Saturday, December 10, 2011

The Wolf by Steven Herrick

Ever since I can remember,
my dad has talked about the wolf.
From the age of five,
I'd sit beside him on the back step,
We'd look across the paddocks of sheep
into the forest shimmering in the afternoon heat,
the two of us sure the wolf would come
if we sat here long enough.

The Wolf tells the story of two teens, fifteen year old Jake Jackson and 16 year old Lucy Harding who are neighbours on opposite sides of the Wolli River in Australia. They spend a night together in the bush, attempting to locate a "wolf" they believe lives nearby.

The Wolf is a novel written in verse with a group of poems each forming a chapter. Herrick begins his novel by telling us first about Lucy and then about Jake, both of whom form the principal first person voices in the novel.The story is told in alternating points of view, with the occasional poem by Peter.

Both live on sheep farms in the valley, but their families couldn't be more different. Jake lives with his father and mother in a home filled with love and care. His father loves his mother and their family life is happy. Jake describes his mother cooking a roast to celebrate their wedding anniversary. He does things with his dad like help him build a hen house and the veranda on their house.

In contrast, Lucy's family, comprised of her parents and her younger brother, Peter, is dysfunctional. Her father is a mean, violent man, who drinks and who blames Lucy for any misfortune that befalls the family. He physically and emotionally abuses Lucy and she and her mother spend most of their time avoiding him.

The novel centers around the lore of a wolf sighting in Wolli Creek. Jake's father has told him about a wolf he saw at Wolli Creek when he was twenty years old. However, wolves aren't native to Australia, so Jake's dad isn't quite sure what he saw. Lucy saw her father beat one of their dogs several years ago. The dog broke free and escaped into the wild. When something begins killing their sheep, Lucy's father is convinced it is their dog who is now feral. Jake's father however, believes that it is a wolf who is killing the sheep on their farm.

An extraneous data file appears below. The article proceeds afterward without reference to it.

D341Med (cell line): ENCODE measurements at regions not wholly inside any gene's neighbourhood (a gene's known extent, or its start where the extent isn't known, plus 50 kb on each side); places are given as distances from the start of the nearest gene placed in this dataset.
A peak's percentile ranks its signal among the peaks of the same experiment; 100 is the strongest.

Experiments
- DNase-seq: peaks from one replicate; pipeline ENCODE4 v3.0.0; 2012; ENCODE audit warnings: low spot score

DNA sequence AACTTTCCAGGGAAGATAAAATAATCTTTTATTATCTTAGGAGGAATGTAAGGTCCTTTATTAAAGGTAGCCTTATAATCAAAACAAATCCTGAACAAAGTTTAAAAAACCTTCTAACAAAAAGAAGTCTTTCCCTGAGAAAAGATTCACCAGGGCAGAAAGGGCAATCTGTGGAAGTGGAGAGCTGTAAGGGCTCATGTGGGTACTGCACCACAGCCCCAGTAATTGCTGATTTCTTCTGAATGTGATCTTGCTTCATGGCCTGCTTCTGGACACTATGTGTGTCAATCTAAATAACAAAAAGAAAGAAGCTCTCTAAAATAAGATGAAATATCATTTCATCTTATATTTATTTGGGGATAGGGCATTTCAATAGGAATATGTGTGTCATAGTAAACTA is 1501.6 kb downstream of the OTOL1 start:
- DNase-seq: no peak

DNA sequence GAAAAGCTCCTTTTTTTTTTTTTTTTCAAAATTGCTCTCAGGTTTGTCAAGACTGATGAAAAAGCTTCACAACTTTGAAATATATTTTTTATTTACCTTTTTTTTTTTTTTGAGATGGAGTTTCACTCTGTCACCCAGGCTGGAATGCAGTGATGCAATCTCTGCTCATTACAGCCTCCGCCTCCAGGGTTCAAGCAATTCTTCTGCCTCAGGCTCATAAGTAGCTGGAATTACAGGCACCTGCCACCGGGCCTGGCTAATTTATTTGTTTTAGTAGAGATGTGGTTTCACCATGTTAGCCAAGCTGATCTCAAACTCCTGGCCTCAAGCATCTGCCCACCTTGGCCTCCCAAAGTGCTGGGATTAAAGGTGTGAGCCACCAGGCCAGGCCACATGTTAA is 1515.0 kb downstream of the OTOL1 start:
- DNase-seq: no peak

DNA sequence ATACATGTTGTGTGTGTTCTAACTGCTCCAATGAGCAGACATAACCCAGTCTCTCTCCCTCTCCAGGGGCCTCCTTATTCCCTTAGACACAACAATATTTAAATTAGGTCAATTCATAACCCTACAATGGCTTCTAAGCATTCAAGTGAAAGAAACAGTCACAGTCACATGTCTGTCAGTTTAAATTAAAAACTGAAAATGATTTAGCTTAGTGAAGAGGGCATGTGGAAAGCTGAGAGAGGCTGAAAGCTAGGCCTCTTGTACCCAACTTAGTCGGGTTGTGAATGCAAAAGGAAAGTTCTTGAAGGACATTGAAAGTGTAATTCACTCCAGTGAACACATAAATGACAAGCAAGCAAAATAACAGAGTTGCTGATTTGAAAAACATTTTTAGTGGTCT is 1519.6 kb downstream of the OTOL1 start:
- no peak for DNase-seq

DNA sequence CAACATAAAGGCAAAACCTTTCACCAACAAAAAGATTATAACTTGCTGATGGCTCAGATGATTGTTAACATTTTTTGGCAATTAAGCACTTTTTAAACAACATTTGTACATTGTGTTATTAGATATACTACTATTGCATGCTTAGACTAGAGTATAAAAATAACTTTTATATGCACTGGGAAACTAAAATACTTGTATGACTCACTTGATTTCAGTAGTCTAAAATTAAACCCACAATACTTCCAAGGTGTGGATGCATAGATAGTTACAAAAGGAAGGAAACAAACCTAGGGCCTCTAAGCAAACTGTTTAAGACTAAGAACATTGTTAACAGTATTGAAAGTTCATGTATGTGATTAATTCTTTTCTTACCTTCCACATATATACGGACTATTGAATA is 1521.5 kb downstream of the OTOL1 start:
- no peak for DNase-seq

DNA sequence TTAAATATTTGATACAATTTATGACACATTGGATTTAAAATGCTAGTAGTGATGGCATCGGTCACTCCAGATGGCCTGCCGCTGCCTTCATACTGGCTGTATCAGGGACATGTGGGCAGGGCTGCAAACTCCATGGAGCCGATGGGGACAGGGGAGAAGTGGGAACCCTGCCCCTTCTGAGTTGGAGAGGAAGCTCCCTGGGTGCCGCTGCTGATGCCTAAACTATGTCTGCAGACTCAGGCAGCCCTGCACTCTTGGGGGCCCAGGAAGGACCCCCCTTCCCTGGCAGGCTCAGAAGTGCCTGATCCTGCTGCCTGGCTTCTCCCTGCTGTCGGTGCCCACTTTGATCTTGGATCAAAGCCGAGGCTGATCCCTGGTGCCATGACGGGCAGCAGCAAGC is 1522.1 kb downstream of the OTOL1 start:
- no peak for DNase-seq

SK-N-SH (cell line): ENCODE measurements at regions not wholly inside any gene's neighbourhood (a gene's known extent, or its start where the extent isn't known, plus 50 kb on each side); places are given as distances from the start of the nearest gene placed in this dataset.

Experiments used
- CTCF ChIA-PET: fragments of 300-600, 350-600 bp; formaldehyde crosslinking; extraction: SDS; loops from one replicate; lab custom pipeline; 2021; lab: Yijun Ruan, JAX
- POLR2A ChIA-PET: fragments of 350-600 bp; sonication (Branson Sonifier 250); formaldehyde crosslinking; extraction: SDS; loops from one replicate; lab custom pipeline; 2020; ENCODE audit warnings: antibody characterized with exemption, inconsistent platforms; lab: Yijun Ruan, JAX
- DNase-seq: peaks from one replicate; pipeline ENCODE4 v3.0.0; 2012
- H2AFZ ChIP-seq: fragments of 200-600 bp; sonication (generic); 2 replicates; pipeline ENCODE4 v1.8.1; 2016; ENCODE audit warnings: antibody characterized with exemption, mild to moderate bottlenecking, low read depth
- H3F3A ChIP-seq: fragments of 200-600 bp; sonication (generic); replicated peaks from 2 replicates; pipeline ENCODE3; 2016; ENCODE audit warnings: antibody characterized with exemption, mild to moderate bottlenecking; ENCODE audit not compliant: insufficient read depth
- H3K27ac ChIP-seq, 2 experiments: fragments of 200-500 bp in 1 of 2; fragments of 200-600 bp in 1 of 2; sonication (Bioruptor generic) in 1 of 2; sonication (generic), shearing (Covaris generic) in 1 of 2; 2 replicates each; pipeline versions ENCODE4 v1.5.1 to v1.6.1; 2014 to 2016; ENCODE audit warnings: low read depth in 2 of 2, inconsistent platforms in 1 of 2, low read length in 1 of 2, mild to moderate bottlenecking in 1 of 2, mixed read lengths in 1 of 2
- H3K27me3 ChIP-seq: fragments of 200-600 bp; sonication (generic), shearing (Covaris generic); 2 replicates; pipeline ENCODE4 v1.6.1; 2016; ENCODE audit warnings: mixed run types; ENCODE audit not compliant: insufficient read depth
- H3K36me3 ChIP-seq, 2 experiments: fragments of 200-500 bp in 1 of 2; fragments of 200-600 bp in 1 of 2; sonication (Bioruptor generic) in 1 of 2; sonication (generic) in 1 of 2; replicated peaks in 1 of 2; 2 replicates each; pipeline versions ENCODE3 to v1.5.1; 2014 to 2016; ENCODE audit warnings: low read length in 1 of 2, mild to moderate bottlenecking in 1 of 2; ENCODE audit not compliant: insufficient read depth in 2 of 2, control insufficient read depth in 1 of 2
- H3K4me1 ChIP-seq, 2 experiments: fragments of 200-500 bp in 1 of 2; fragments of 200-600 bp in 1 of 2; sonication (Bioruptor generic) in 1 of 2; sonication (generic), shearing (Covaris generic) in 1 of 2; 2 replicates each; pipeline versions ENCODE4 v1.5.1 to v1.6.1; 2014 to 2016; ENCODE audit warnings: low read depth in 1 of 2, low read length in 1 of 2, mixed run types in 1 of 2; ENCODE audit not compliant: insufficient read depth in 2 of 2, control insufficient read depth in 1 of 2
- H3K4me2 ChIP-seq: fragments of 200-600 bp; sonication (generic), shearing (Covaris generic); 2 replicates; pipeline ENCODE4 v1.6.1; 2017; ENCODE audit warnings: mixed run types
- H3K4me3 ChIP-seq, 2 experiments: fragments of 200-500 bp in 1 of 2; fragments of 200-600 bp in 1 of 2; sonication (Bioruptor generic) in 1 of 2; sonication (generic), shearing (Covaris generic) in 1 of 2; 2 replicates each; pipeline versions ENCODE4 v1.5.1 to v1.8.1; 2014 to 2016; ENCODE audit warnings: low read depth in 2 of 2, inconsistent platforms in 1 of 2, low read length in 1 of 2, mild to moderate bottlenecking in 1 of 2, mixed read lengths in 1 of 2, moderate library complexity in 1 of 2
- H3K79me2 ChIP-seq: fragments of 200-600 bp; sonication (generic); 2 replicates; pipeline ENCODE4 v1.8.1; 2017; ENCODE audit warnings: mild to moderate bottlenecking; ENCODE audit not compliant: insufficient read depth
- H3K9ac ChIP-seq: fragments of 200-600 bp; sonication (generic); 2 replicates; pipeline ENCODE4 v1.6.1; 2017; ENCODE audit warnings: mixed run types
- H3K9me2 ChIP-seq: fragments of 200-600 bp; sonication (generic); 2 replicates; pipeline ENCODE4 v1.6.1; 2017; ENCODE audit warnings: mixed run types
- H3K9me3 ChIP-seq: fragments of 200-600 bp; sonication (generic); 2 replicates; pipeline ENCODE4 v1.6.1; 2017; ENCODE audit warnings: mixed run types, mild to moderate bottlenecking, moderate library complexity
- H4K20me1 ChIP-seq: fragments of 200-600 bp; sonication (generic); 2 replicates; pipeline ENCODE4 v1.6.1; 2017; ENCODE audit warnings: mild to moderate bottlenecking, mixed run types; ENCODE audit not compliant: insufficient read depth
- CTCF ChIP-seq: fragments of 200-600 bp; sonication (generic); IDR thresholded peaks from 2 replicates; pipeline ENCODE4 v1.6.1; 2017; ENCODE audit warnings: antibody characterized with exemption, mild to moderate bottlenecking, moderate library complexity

When Jake tells Lucy that they believe there is a wolf nearby, she tells him that it is only a feral dog. However, Lucy tells Jake that she knows where the "wolf" hides and Jake agrees to accompany her on a bush walk to the top of Sheldon Mountain. Things don't quite go as planned however, and the two teens end up spending a night together on the mountain that forges a strong bond between them. It is also the catalyst for a good change in Lucy's life. In the end, Jake's kindness towards Lucy affirms her and leads her to discover that she is lovable. But also her night in the outback teaches Lucy that she is strong enough to face her father and that his power over her will pass on just as her Grandma said it would.

The Wolf is an intriguing and well written novel in verse, with a few twists and a satisfying ending. Herrick does a brilliant job contrasting Lucy's  relationship with her father with Jake's relationship with his father, often in back to back poems. Personally, I found the poems in Peter's voice unnecessary to the storyline. They should have been edited out.

Book Details:
The Wolf by Steven Herrick
Australia: Allen & Unwin 2006

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